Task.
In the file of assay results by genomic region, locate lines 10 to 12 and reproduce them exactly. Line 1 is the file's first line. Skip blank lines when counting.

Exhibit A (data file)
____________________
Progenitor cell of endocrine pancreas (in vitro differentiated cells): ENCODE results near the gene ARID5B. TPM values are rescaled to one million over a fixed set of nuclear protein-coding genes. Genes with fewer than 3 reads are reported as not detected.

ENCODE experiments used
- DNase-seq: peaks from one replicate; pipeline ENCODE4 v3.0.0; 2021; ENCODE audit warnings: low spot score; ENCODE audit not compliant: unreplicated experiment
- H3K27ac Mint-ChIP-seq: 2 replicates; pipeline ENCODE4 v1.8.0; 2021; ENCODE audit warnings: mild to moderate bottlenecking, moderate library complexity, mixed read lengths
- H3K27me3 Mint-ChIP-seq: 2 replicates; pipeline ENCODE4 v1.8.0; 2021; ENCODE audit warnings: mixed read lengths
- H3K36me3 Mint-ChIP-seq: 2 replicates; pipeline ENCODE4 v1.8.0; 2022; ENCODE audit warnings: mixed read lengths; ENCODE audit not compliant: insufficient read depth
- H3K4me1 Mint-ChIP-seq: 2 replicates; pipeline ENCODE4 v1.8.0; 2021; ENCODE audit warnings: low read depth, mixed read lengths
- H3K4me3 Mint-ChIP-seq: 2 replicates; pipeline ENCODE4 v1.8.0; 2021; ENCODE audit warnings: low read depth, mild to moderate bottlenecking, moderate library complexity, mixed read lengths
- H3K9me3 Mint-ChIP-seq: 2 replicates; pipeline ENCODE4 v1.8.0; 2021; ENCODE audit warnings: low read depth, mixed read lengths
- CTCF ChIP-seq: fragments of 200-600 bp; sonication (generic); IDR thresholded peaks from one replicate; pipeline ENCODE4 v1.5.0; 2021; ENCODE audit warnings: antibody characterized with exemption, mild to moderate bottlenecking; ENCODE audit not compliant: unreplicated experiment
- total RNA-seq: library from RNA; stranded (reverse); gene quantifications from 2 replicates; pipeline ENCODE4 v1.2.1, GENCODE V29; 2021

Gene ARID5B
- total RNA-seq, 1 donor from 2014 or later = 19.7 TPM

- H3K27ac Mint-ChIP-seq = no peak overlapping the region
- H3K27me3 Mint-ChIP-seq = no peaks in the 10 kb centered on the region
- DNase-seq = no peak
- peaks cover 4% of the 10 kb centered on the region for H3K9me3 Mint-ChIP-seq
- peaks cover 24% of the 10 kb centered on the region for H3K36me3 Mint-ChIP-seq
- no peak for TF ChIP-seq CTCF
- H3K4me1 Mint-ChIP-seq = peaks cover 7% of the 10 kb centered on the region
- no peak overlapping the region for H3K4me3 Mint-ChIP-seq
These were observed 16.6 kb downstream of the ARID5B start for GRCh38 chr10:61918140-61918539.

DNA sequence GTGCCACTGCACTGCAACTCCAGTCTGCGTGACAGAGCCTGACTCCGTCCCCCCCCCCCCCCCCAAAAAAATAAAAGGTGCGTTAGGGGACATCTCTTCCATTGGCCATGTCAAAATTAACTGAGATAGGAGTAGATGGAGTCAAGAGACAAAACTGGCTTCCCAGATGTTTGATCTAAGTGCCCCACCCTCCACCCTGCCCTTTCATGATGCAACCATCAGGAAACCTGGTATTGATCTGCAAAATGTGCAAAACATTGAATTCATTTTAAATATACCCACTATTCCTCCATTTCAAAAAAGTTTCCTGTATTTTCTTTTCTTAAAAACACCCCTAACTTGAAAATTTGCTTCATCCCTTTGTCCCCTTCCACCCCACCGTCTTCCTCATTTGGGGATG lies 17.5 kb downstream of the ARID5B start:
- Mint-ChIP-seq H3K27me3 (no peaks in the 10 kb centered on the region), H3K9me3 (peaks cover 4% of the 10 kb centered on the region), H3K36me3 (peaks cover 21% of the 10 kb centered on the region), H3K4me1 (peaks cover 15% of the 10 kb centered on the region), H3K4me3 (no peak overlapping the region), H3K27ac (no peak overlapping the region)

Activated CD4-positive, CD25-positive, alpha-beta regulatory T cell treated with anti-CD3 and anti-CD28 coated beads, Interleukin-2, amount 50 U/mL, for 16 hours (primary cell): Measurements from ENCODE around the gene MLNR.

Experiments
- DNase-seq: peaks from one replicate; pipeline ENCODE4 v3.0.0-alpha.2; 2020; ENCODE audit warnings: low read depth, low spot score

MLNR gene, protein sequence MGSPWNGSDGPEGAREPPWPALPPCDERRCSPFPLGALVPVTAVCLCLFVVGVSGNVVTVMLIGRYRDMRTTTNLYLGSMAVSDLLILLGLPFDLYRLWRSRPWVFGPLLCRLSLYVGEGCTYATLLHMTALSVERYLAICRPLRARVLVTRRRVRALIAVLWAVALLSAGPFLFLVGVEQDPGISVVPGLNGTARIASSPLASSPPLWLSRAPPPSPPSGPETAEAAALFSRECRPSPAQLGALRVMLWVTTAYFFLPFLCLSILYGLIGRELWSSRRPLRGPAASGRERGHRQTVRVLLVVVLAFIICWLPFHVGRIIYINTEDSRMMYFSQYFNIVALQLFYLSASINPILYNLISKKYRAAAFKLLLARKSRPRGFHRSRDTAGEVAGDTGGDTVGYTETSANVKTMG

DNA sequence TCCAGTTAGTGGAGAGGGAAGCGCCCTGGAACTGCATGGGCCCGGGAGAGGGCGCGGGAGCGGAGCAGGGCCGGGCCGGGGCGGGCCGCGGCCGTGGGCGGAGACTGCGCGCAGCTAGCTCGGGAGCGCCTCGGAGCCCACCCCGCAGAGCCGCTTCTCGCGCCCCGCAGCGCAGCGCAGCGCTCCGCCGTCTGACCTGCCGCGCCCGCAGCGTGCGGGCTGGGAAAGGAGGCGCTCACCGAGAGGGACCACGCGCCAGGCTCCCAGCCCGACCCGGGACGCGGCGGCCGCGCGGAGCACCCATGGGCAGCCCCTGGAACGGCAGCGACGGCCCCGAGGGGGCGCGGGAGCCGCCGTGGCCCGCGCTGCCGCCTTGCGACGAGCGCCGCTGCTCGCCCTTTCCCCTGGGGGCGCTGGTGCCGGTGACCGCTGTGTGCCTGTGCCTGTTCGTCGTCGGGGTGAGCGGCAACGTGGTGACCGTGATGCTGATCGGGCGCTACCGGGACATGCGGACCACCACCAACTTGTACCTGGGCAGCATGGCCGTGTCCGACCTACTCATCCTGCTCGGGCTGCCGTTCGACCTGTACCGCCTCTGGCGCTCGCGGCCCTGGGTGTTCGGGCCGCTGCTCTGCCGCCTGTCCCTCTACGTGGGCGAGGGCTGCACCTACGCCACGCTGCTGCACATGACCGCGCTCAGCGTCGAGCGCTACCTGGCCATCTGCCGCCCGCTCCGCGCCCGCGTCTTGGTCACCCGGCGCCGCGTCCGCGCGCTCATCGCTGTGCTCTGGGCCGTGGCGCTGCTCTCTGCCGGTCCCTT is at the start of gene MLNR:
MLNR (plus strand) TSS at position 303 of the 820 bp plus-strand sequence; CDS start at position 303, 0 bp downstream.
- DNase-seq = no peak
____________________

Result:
- CTCF ChIP-seq: fragments of 200-600 bp; sonication (generic); IDR thresholded peaks from one replicate; pipeline ENCODE4 v1.5.0; 2021; ENCODE audit warnings: antibody characterized with exemption, mild to moderate bottlenecking; ENCODE audit not compliant: unreplicated experiment
- total RNA-seq: library from RNA; stranded (reverse); gene quantifications from 2 replicates; pipeline ENCODE4 v1.2.1, GENCODE V29; 2021

Gene ARID5B